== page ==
What should you disclose?
- If there is a question in your mind about whether or not to disclose
an item, my advice is to disclose it.
- Consider things that the buyer would not know, or may not find during an inspection, and that may affect his/her decision to buy.
- Remember that people have very different tolerances and expectations.
- Long after the sale, the buyer may decide to focus on something that you considered too minor to mention. They may hire engineers and other experts to blow what seemed like a minor issue into a costly repair. Or they may assert that the value of their property is less than they thought.
- Often sellers do not intend to hide a defect, but simply do not consider the item important, or have just forgotten about it.
- One seller forgot that he had used plywood, instead of oak floor, under a large area rug.
Disclosure Reminder: Water
- Does rainwater occasionally come into your garage, carport or house? You may not mind a little water in the garage, but this could be a big issue for the buyer.
- Any water leak or water penetration of the house, which has been fixed, should still be disclosed. By disclosing the repair, the buyer will have the opportunity to check it further during his inspection period, if he wishes.
- Any previous insurance claim for water damage should be disclosed. Insurance companies maintain a central database on claims. The buyer's insurance company may check this database.
- To find out about prior claims, you may order a (C.L.U.E.) report on your house by calling 866-527-2600 or at www.choicetrust.com
- In a heavy rain, a "river" of water runs across your lot. This may not be detected in July, and the buyer may have plans for this part of the lot.
- You have underground drainage pipes, or French drains, in the yard. (This is not a problem, but buyers should know where they are.)
Disclosure Reminder: Neighborhood
- The home next door is used for dog boarding or other business which could potentially bother the people buying your home.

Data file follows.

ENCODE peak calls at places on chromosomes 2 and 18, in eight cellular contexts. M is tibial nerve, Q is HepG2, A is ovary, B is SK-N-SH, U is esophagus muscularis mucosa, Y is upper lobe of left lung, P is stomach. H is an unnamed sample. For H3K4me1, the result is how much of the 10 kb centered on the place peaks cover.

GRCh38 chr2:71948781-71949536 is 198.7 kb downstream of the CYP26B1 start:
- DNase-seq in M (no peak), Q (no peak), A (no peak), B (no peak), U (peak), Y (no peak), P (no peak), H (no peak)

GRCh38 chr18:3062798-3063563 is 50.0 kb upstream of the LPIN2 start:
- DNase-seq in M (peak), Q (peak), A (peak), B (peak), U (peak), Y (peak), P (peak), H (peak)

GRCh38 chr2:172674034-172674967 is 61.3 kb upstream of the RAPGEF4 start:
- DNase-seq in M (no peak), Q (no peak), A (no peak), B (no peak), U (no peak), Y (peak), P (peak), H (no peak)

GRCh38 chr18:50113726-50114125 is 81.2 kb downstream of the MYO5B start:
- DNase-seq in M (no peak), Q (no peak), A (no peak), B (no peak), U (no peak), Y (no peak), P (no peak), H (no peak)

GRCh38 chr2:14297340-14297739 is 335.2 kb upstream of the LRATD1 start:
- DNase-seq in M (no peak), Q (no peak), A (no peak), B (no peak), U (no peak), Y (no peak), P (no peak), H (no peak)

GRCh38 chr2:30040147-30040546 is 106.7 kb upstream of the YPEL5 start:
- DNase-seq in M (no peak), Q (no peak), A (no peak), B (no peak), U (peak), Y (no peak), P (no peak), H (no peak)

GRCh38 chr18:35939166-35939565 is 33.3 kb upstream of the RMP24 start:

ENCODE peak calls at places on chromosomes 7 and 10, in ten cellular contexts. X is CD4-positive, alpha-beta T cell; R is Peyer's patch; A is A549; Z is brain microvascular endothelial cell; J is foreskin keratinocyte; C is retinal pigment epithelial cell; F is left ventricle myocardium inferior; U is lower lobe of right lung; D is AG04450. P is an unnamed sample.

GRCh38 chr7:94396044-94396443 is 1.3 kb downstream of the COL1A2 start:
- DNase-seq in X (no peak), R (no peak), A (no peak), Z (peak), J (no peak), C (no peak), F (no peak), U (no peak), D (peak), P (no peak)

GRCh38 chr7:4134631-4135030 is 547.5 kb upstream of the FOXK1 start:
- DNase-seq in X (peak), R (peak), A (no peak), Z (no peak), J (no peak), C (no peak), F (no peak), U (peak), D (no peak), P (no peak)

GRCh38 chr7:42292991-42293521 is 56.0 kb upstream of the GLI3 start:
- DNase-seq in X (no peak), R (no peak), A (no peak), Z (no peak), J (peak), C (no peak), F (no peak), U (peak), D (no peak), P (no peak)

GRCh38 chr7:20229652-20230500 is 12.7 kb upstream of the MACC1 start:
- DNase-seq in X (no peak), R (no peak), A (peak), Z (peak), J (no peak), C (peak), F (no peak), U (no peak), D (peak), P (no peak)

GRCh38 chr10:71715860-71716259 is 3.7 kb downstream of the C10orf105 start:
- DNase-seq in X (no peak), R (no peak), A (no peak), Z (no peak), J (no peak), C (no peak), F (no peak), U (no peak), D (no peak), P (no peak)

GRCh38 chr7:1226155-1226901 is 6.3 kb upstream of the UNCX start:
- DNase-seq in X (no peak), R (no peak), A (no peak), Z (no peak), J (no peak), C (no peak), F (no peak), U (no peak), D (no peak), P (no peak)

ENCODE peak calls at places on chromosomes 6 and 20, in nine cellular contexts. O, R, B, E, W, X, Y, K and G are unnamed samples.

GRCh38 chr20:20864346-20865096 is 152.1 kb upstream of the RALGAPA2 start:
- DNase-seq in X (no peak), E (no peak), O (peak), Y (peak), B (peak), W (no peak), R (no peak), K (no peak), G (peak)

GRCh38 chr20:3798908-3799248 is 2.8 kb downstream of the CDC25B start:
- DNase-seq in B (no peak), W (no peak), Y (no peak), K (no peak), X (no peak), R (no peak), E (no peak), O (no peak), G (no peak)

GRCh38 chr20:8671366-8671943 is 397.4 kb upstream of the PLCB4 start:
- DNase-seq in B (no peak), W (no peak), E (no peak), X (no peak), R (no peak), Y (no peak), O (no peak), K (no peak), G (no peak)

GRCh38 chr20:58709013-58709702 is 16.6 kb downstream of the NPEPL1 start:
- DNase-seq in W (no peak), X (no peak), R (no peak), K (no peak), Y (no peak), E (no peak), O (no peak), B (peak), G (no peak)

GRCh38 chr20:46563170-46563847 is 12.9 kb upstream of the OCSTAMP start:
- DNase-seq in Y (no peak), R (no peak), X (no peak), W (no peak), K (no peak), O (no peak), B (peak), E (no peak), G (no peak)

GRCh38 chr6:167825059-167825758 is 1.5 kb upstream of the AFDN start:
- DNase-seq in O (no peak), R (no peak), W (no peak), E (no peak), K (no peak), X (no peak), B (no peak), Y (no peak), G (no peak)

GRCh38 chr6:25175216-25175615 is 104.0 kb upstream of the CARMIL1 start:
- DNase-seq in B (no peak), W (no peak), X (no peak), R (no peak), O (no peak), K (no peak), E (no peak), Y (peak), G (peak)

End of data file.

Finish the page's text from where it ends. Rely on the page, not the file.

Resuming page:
- You are aware that a neighbor has received a variance to build a non-conforming structure next door.
- You've been notified that the adjacent vacant land is slated for development.
- You are aware that nearby roadways will be changed.
- You are aware of underground gas pipelines running across or near your property.
- Oak Wilt was found on, or very near, your property.
- Your lot has not been legally subdivided. Most cities and counties require this for issuance of building permits.
Disclosure Reminder: Repairs
- Sheetrock repairs or door adjustments are sometimes needed.
- You have recently made sheetrock crack repairs and painted them over.
- You've gotten bids for structural repairs, but decided not to do the work.
- You have made "temporary" repairs of some kind.
- Your septic system has backed up several times.
- A violent death occurred on the property. (Death by natural causes, suicide or accident does not require disclosure.)
- Water ponds in the shower and does not drain well.
- Circuit breakers trip if both the dryer and AC are on.
- Tile is broken under the rug; or there are ink stains under the bed.
- Pets have gone to the bathroom on the carpet, but the carpet has been cleaned. (In warm temperatures, the smell will come back.)
- The grass is a "winter rye", which will die in spring.
Disclosure Reminder: Title Issues
- Disclose any title problems which you are aware of. Small title issues are not uncommon and will not bother most buyers.
- However, if they are discovered at closing (when buyers normally review the survey), the buyer could terminate the contract. Below are some examples:
- Your house, pool or driveway overlaps a building line, utility easement or drainage easement.
- Your house or driveway encroaches on your neighbor's property (or vice-versa). An attorney should review any encroachments.
- Your property has an unusual easement or building restriction.
- You have obtained a variance from the neighborhood association. (Hopefully, you have a signed copy.)
- Your fence does not conform to property line. Most fences are a few inches off, but major discrepancies should be disclosed.